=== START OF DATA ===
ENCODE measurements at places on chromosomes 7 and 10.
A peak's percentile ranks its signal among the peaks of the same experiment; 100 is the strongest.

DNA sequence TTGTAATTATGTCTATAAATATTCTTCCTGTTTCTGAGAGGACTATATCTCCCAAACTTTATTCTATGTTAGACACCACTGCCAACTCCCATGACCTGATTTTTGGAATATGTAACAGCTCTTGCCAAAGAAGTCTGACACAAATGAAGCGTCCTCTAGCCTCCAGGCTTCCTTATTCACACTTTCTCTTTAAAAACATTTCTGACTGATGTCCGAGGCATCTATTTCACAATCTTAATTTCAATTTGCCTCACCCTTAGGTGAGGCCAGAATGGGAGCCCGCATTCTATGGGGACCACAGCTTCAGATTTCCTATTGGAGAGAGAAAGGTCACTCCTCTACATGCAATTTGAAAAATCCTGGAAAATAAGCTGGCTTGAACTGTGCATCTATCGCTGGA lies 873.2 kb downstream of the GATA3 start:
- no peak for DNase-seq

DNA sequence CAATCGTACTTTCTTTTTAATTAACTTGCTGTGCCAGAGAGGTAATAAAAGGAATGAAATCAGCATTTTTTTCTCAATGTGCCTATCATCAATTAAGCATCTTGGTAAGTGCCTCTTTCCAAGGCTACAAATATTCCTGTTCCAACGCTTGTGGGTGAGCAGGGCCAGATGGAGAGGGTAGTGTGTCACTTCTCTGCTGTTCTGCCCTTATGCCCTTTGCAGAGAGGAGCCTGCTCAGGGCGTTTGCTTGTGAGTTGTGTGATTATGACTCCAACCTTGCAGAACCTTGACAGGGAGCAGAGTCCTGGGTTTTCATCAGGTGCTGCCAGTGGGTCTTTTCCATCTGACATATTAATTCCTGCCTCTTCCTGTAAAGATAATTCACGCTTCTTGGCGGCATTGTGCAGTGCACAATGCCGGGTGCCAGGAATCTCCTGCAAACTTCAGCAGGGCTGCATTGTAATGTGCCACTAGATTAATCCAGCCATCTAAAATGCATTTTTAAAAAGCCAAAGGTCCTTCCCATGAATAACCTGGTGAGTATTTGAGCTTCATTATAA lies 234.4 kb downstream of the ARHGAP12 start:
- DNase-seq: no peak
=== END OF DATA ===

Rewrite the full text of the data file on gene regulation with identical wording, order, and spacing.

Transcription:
ENCODE measurements at places on chromosomes 7 and 10.
A peak's percentile ranks its signal among the peaks of the same experiment; 100 is the strongest.

DNA sequence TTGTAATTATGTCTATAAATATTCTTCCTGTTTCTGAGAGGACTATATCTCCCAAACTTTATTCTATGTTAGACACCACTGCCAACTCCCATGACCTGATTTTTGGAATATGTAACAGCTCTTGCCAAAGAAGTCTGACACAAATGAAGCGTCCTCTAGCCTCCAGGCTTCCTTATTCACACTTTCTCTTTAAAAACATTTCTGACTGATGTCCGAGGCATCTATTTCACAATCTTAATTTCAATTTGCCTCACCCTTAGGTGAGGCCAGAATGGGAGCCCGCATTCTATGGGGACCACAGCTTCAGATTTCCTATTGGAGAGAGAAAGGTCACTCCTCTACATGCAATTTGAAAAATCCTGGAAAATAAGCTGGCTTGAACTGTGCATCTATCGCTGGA lies 873.2 kb downstream of the GATA3 start:
- no peak for DNase-seq

DNA sequence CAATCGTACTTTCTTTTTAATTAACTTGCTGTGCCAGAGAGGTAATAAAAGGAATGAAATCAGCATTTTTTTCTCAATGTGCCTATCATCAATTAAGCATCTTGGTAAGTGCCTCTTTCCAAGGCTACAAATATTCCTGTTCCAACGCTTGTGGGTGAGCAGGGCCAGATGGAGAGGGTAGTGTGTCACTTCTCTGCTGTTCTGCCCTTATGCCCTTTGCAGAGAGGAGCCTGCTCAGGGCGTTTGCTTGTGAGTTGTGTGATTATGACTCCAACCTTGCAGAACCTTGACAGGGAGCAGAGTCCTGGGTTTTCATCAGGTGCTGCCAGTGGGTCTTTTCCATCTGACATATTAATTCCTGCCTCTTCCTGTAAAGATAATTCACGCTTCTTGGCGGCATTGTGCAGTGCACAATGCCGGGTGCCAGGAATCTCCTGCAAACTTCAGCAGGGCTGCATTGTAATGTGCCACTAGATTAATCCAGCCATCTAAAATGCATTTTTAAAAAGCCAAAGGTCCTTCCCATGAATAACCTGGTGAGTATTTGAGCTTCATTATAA lies 234.4 kb downstream of the ARHGAP12 start:
- DNase-seq: no peak